If the temperature for the reduction reaction is excessively high, the reduction reaction rapidly proceeds. Accordingly, by-products other than the target platinum-group metal compound may be produced. On the other hand, if the temperature is excessively low, the reduction capability may excessively be low, and thus, the target platinum group metal compound may not be able to be obtained.

In addition, the above defined temperature ranges (temperature conditions) are referred to as “defined temperature ranges” (or “defined temperature conditions”) in the description below.

[1-6. Posttreatment Step]

In the disclosure, in order to separate the platinum group metal-supported catalyst obtained by the above-described reduction reaction(s), the reaction solution may be subjected to filtration and washing, a drying treatment, and, as needed, posttreatments such as a heat treatment.

A method for separating the resulting platinum group metal-supported catalyst from the reaction solution is not particularly limited. For example, a filtration method using a filter paper or filter cloth, centrifugal separation, sedimentation separation (e.g. decantation), etc. can be mentioned. Among others, in general, a filtration method can be adopted. One separation method may be adopted singularly, or any two or more methods may be combined.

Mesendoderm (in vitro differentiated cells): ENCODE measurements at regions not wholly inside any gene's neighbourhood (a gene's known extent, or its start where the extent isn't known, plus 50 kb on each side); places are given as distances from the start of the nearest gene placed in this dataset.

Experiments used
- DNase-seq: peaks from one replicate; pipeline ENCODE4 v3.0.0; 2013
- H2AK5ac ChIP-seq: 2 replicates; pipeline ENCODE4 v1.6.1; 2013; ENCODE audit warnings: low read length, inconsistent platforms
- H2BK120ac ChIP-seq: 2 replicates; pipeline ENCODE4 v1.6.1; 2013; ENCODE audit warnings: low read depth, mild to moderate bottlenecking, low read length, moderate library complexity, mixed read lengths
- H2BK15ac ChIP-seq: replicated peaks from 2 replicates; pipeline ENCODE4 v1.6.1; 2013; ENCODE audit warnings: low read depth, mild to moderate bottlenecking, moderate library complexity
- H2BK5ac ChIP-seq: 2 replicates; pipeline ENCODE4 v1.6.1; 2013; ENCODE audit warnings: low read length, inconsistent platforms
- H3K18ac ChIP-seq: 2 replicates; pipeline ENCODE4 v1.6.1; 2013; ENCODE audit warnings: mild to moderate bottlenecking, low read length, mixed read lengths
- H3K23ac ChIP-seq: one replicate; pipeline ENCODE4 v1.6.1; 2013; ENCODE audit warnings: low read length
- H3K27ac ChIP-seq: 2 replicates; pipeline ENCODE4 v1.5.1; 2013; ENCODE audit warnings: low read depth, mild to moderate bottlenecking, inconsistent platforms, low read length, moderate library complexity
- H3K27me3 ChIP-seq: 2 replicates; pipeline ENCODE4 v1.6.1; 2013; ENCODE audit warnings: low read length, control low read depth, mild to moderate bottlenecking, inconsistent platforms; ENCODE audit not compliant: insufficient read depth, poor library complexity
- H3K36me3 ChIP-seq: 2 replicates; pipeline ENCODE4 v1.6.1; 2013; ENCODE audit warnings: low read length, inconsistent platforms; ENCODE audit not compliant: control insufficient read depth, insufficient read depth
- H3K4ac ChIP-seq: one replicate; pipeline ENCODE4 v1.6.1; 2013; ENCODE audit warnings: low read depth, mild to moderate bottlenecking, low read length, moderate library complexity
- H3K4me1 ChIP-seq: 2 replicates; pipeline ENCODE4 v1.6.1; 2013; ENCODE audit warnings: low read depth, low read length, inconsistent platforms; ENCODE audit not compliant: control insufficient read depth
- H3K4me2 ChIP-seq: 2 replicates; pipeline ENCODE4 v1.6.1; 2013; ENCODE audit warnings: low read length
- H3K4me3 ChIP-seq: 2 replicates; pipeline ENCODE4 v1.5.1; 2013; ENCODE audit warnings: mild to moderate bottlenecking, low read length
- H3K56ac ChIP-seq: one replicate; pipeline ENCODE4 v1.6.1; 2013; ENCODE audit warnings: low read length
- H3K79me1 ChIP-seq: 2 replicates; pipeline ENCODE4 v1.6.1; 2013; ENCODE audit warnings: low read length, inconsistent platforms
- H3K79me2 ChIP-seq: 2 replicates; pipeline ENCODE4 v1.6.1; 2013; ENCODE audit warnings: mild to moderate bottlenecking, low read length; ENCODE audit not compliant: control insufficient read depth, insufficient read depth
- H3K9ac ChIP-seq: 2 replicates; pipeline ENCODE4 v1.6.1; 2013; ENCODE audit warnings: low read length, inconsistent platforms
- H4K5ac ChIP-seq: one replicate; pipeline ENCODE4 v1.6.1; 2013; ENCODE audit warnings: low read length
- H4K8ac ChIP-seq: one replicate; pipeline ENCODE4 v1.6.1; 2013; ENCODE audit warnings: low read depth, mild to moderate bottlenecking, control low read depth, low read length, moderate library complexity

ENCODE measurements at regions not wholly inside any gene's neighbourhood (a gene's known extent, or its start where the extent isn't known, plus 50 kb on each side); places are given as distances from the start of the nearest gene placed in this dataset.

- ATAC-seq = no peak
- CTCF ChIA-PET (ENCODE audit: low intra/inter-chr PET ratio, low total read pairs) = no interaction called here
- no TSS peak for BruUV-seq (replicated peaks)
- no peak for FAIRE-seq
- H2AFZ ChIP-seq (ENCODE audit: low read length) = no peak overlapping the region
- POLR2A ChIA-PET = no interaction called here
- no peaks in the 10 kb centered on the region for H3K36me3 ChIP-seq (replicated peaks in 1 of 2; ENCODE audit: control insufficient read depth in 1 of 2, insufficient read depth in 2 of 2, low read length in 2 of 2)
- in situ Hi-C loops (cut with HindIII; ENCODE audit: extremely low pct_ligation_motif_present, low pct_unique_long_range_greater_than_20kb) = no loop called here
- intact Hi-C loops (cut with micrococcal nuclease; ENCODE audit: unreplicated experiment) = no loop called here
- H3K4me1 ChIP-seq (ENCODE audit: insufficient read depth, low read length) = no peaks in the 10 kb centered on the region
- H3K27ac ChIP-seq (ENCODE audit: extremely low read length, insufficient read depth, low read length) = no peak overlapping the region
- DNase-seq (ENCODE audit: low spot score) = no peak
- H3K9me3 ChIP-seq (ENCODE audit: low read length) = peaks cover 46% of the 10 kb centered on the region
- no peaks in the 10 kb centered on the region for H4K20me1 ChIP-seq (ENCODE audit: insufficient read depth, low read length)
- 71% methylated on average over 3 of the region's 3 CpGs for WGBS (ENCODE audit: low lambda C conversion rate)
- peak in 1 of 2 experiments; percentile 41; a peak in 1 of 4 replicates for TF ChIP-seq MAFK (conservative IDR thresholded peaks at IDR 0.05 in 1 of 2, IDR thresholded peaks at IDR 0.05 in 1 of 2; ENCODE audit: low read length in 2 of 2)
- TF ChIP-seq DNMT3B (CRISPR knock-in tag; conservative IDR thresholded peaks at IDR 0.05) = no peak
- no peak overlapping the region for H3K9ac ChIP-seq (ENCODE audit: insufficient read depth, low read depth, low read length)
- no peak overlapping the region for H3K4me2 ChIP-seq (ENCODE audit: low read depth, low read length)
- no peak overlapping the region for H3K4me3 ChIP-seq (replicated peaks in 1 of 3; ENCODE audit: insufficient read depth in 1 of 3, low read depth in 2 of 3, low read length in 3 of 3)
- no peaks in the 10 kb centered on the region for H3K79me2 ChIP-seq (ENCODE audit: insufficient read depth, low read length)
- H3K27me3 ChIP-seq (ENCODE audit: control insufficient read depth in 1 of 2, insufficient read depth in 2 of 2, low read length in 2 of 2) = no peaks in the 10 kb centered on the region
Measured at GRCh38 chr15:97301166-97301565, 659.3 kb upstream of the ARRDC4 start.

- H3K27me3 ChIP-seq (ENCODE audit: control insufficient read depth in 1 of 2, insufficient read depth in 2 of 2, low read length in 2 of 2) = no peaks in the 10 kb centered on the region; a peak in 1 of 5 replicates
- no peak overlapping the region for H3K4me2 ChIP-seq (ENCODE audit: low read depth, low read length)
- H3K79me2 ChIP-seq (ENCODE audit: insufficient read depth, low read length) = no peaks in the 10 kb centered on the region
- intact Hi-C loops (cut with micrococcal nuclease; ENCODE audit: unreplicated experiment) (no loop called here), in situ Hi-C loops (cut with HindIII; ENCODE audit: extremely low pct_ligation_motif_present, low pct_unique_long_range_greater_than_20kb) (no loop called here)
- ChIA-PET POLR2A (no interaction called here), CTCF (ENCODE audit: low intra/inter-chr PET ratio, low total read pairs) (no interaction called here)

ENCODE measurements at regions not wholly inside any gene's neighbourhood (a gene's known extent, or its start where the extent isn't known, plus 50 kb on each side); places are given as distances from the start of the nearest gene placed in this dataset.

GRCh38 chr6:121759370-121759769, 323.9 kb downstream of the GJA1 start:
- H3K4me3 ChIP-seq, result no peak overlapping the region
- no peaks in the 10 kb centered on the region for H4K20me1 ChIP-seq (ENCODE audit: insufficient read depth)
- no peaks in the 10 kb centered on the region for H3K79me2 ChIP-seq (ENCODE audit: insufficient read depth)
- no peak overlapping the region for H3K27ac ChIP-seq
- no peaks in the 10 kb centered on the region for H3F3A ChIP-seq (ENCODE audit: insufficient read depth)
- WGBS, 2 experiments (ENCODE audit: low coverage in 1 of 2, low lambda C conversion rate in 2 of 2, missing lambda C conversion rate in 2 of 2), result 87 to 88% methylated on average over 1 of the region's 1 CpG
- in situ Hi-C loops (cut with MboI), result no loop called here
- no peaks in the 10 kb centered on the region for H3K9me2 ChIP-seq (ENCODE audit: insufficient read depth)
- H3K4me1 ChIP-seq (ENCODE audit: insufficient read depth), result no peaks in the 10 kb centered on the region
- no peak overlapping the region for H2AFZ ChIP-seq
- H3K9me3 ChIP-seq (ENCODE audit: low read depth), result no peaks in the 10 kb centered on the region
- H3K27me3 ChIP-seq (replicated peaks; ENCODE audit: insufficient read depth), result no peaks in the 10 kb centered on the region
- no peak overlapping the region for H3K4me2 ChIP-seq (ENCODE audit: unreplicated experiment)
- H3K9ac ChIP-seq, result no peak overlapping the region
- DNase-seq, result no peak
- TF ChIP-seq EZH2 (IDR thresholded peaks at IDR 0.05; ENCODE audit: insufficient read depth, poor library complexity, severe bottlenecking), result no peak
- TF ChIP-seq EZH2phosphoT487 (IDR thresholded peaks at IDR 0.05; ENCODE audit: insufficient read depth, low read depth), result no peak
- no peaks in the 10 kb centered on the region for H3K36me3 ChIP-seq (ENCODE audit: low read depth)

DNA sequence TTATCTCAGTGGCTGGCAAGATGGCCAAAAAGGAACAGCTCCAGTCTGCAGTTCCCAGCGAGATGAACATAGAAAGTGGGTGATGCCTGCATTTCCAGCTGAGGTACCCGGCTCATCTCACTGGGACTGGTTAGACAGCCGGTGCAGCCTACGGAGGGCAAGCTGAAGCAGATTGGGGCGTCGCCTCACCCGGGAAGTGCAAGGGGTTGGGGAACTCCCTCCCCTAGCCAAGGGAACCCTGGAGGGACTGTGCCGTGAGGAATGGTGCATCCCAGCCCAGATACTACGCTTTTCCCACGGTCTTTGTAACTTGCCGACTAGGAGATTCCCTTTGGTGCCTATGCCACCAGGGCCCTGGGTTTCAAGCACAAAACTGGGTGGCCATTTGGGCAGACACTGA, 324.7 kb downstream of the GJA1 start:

In cases where the separated platinum group metal-supported catalyst is subjected to washing, a solvent used for washing (washing solvent) is not particularly limited as long as it does not react with the platinum group metal-supported catalyst, and does not have any adverse effects on the purpose of the platinum group metal-supported catalyst (use as a catalyst, etc.). However, typically, the same solvent as the solvent used for the above metal complex solution can be mentioned. For the washing solvent, one solvent may be used singularly, or any two or more solvents may be combined at any ratio.